A misdemeanor is a less serious criminal violation than a felony charge, but a misdemeanor conviction can still have serious consequences. The state of North Carolina ranks misdemeanors by severity into four separate categories: Class 3, the least serious type, followed by Class 2 and Class 1 misdemeanors, with Class A1 crimes being the most serious misdemeanors. The specific crime and other details of your case will dictate how the law categorizes your offense.

Punishments for misdemeanors typically include some amount of time in jail in addition to paying costly fines. Class 3 misdemeanor convictions call for a maximum of 20 days of jail time and $1,000 in fines. An example of this level of crime is being found in possession of less than half an ounce of marijuana. Class 2 crimes have a similar penalty with a $1,000 fine, and the jail sentence can be up to 60 days. Examples are simple assault and check fraud under $2,000.

Class 1 convictions are punishable by up to 120 days in jail and paying a fine, the amount of which is decided by the judge. Examples of a Class 1 crime are larceny valued under $1,000, forgery, and driving with a suspended license. Class A1 crime convictions may result in a maximum of 150 days of jail time in addition to a fine at the judge’s discretion. Some examples include child abuse, sexual battery, and assault with a deadly weapon.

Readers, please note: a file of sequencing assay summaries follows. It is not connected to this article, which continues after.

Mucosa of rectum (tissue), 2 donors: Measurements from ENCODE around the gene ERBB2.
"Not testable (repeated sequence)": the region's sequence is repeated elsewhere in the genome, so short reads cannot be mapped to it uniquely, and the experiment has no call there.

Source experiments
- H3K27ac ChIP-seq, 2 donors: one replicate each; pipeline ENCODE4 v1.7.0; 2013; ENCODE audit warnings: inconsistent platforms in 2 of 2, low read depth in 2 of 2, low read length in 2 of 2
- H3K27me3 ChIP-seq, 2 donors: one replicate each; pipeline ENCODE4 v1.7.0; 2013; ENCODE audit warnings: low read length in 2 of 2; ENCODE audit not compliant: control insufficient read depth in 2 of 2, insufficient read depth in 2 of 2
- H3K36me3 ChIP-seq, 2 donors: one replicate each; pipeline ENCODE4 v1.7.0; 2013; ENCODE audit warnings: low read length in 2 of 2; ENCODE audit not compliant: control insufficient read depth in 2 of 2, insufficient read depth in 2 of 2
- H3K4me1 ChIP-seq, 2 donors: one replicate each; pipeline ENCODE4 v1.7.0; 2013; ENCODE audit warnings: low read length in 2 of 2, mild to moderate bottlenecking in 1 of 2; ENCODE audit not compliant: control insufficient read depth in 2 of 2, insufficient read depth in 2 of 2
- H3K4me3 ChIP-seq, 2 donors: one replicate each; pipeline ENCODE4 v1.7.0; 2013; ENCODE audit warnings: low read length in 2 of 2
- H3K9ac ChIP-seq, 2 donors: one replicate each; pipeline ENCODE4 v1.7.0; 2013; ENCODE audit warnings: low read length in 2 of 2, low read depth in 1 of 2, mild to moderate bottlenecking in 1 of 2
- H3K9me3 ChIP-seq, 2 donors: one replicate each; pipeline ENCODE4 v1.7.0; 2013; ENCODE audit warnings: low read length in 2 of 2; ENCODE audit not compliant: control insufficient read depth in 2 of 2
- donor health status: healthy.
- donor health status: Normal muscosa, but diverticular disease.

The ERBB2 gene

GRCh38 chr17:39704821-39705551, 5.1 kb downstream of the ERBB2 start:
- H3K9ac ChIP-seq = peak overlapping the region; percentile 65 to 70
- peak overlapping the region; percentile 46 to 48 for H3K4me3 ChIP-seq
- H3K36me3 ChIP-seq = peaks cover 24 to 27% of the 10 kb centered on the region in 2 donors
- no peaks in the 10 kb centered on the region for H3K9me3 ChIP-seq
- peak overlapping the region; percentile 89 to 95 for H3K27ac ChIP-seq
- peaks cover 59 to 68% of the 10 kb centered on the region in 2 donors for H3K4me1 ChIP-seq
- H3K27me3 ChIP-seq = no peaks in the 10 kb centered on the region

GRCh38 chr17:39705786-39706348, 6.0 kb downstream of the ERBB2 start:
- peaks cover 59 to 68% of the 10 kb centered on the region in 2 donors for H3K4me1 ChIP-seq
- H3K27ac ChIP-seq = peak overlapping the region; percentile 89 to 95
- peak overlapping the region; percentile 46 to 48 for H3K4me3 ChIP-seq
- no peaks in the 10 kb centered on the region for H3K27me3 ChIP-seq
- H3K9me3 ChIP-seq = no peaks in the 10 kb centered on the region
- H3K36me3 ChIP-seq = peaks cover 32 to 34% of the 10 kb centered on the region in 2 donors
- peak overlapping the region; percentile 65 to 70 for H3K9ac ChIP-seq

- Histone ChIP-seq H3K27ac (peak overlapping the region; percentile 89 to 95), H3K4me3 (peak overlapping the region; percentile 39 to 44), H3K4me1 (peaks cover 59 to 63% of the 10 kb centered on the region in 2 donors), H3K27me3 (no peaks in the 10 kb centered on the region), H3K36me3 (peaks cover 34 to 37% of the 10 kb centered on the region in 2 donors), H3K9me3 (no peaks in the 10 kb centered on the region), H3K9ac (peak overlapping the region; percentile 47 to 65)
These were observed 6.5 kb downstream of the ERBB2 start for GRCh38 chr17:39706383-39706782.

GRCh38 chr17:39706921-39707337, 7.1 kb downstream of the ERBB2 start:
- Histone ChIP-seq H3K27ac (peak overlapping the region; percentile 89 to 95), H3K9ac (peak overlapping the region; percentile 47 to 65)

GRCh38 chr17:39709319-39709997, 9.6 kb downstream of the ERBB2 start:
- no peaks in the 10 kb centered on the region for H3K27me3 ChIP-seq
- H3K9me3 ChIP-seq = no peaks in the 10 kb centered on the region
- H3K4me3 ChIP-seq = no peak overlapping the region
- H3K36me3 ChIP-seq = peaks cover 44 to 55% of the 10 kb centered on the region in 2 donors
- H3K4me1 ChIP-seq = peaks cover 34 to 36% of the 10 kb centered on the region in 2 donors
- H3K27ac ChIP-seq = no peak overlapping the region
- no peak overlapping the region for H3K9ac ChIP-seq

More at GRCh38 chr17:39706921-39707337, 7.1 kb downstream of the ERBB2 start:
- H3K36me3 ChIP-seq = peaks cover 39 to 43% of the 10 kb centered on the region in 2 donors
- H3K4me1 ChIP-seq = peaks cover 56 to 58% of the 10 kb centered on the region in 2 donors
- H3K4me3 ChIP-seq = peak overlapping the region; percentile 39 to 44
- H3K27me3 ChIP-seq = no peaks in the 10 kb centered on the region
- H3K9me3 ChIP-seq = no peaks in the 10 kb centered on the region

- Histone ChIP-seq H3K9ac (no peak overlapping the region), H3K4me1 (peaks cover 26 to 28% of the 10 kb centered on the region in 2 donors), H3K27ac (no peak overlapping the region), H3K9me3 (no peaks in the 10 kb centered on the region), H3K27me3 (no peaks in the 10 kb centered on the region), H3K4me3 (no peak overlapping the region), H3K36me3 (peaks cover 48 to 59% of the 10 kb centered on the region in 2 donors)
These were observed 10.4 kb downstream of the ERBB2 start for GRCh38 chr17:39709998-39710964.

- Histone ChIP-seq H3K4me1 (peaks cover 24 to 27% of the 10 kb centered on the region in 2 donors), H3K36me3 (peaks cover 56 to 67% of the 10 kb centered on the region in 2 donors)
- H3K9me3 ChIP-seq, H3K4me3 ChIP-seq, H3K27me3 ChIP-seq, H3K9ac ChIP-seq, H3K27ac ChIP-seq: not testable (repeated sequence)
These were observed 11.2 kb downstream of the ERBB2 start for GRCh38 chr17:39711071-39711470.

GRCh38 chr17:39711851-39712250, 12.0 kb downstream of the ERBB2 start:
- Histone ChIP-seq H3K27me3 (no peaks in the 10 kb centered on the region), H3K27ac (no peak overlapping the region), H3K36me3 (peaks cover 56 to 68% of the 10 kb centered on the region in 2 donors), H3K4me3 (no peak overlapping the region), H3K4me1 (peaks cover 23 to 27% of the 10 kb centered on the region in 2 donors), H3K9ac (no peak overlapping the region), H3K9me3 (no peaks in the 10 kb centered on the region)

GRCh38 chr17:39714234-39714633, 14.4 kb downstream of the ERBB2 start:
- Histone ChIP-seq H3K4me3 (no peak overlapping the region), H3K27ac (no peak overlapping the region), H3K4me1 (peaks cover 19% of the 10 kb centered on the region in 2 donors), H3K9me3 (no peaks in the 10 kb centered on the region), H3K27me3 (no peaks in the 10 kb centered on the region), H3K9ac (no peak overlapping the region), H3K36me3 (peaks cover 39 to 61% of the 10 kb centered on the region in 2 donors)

Possible Punishments for Felony Convictions

Felony crimes typically involve some element of psychological or physical damage and often involve violence; however, some white-collar crimes are categorized as felonies. The state classifies felony violations into ten ranks, from most to least severe: A, B1, B2, C, D, E, F, G, H, and I. Like misdemeanors, the specific details of your criminal offense as well as your previous criminal history will determine how the judge views your case.

There are no solid rules or guidelines for the specific punishments of a felony class, but the majority of cases are sentenced to some time spent in prison. All Class A felonies are subject to life in prison or capital punishment. Lesser felonies may be punishable by a combination of fines and probation in addition to a prison sentence of any length. Examples of felony crimes include aggravated assault, domestic violence, manslaughter, burglary, robbery, and arson.